Hello, my team is working on integrating Ray Serve into our model serving flow, and are trying to figure out the best practice for serving many different models concurrently on k8s. Basically the situation is that we have many different models that need to be deployed and stopped automatically, and inference requests which should be routed to the corresponding model. We’d love to use as much of ray as possible to handle the workload, but it seems like there are several approaches.
We have three different flows we could imagine here, and would love some feedback on how best to approach this problem, and how much of it can be solved by Ray
Ray Serve on a ray cluster – deploying a new model corresponds to creating a new ray job, which contains a Serve instance. Each serve instance will be automatically populated with a new port which will have to be automatically forwarded. One big benefit of this approach is that each instance of ray serve is treated as a job – easy to visualize, start, and stop.
Ray Serve on Rayservice – deploying a new model corresponds to some state change inside of the rayservice instance – each model represents a different path in the service graph.
Ray Serve on Rayservice with individual rayservices for each model. – each model once deployed would have a unique service which would then be accessed by the fastapi server. This is appealing because of its simplicity and it retains the fault-tolerance of the rayservice, however it requires the automation of kubernetes service creation
Hi @banjo, thanks for the question. Could you give more details on why you need to launch many models and stop them automatically? Is it a cost optimization (so you don’t have lots of models running when they’re not needed), or is it because you don’t know which models you’ll need to deploy up front?
One mental model for Ray Serve is that each Ray Serve application should be a collection of deployments that serve a single use case. That’s why whenever you update a single model in an application, you need to update the whole graph. I believe your use case probably warrants splitting each model into a different Serve app and deploying them independently. The Serve team is working on letting you do this in a single cluster (see this RFC), but for now you’d need to do something like you described in option 3. Out of curiosity, how hard would it be to build that service creation infrastructure?
Hi @shrekris, thanks for the followup. The use-case we want to support is the deployment of arbitrary user-defined models, which are not known ahead of time, so while we have the broad format of the models, we don’t know which weights or which versions are used. In addition to the wide variablility here, it also is costly to deploy individual services for each model. Since we can define the use cases ahead of time, it did seem reasonable to fit the ray serve application into a collection of deployments (per your note), in which a user flag might route through the correct model. For example, you could imagine the case of replicate.com, in which they have many different models, but can route requests through most of the models, so just need to select which one.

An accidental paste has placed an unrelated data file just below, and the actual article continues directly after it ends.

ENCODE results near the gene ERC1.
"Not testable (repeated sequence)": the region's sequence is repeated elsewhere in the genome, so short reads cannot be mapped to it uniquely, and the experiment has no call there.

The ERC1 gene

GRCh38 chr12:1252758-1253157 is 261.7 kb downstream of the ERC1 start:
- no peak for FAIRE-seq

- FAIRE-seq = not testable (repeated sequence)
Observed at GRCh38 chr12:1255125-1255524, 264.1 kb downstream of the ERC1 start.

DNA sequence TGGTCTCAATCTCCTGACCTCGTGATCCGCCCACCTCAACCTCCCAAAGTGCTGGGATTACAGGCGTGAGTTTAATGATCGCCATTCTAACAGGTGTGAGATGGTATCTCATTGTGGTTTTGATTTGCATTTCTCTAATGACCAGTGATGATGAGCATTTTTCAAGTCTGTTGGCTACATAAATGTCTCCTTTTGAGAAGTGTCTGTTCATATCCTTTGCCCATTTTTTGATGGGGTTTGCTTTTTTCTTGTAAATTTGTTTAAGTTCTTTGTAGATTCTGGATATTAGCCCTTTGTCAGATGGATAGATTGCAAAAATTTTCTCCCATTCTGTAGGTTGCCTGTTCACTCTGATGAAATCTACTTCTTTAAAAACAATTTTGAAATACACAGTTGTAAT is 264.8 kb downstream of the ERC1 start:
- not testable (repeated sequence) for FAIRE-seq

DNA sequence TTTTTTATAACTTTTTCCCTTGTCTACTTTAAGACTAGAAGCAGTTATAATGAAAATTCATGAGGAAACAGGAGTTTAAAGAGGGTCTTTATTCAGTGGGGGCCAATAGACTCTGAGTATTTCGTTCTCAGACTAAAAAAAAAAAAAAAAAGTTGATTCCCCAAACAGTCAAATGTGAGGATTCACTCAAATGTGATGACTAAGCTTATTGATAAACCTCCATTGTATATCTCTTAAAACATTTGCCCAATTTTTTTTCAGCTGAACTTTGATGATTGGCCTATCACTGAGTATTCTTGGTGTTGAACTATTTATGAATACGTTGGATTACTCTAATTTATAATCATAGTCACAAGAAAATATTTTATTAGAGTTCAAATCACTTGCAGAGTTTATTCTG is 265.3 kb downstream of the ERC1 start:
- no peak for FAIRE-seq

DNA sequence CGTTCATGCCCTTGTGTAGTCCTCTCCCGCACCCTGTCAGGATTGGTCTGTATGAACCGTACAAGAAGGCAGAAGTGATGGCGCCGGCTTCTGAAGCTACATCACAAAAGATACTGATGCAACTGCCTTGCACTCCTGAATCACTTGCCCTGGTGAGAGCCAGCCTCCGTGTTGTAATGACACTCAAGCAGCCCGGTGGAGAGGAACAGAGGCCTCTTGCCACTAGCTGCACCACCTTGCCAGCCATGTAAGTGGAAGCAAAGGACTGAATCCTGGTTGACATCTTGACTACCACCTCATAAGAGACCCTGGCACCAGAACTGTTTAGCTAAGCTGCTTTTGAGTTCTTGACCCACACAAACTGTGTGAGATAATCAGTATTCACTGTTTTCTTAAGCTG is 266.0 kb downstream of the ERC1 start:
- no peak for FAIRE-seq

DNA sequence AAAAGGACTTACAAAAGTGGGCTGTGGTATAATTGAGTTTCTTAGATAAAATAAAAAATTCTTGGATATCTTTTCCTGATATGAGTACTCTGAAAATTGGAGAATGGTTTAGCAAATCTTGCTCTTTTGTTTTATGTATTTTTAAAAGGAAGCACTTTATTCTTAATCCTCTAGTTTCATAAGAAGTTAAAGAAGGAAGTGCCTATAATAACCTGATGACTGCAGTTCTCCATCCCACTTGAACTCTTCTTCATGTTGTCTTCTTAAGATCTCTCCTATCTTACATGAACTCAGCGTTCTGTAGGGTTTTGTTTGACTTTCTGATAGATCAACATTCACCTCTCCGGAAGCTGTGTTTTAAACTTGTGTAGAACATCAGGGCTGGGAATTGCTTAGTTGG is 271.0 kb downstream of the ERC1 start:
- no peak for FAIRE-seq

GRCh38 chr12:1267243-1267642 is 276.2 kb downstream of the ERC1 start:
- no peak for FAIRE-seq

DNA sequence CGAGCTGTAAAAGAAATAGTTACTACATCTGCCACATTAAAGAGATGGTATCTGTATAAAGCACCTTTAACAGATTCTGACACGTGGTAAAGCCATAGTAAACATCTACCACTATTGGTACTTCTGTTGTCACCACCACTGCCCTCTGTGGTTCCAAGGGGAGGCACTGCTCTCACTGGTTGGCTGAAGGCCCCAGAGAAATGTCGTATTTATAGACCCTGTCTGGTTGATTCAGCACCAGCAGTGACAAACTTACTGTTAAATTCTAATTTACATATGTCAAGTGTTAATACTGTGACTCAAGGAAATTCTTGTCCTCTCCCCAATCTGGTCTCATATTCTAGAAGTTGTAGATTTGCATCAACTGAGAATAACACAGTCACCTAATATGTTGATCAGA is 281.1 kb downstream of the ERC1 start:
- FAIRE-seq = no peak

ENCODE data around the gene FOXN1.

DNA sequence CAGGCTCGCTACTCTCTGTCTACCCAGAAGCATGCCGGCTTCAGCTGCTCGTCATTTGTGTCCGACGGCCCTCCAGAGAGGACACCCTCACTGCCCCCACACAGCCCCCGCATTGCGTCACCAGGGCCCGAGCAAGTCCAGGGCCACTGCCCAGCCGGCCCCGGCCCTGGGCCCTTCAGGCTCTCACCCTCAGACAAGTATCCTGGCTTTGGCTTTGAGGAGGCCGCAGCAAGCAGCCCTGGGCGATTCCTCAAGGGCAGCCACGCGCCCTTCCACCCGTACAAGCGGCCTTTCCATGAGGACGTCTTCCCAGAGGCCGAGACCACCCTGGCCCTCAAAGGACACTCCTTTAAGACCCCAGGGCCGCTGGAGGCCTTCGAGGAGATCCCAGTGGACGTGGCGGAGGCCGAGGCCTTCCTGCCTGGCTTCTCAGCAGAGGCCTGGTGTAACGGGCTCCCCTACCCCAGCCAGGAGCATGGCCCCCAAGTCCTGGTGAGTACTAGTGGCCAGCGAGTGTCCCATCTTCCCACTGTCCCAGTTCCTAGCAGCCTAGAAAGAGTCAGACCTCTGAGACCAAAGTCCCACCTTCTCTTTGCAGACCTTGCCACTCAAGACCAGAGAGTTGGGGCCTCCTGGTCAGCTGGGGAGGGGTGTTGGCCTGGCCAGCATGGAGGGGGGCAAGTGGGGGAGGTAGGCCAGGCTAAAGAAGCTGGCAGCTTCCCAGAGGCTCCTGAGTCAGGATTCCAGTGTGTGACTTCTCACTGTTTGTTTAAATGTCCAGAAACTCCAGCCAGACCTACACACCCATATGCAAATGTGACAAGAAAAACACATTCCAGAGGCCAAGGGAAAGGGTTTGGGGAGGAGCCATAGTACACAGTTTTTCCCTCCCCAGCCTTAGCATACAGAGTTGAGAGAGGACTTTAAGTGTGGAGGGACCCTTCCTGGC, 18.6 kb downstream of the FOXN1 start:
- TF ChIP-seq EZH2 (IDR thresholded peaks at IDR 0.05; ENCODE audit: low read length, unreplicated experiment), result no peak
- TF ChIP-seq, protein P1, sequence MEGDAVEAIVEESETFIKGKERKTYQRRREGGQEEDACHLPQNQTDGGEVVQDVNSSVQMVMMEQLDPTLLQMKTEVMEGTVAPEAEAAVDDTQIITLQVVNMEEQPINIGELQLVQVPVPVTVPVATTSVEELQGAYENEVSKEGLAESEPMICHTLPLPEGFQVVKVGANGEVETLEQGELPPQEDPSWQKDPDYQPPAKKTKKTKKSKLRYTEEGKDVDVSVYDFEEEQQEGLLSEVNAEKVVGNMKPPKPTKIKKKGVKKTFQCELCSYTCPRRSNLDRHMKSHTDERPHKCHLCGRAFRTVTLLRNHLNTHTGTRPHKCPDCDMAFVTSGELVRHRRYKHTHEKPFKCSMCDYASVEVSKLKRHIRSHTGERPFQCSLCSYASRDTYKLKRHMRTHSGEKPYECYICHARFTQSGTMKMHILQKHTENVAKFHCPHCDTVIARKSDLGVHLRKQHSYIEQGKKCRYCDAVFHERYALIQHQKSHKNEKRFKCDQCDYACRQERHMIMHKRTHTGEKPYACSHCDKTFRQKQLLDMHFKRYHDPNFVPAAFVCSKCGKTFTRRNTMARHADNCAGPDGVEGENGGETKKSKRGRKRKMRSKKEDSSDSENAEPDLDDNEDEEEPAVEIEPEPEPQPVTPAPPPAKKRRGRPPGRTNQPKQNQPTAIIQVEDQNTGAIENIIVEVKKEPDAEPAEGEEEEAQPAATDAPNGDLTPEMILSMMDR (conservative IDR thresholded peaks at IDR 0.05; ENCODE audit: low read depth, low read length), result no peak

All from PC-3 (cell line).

To simplify that further – if we could just define a deployment which had a diffusion loaded into it, and every new instantiation of that deployment could have a diffusion model with different weights, that example case would help us a lot.
I am familiar with that RFC, although I understand it is not yet supported on kuberay? A perfect solution for us would be if there was some way to add a deployment into the serve instance (while holding the graph the same, just with another case that would replicate the inputs and outputs), or add another serve instance onto the cluster programmatically.
Will anything like that be possible with the RFC? Or will it still require all the models to be defined in one go, as opposed to through separate job submissions?
In terms of the service creation infrastructure, it’s definitely doable, although would remove a lot of the abstraction that we enjoy from ray. It also would be less than ideal to have numerous different ray dashboards setup to track usage.
Thanks for elaborating on your use case! I think the ask is reasonable– you’d like to create some number of deployments and load a set of different models on to those deployments, perhaps by loading different weights on different replicas and routing requests to the relevant replica.
The multi-app changes probably won’t address this issue directly, although it will let you support different use cases on a single cluster. There’s no out-of-the-box way to programmatically add new deployments, but you should be able to take in Serve configs for new Serve apps, append them to an existing config, and then submit the new config to your cluster.
Could you create a feature request, and link this discussion there? We can track it and see if there’s a more direct way to support this workload.
Ah, I missed your link to Ray 2.3.0. Yes, if you pass in a name to serve.run that’s distinct from other running Serve instances, you can run the new Serve app without tearing down the other pre-existing apps.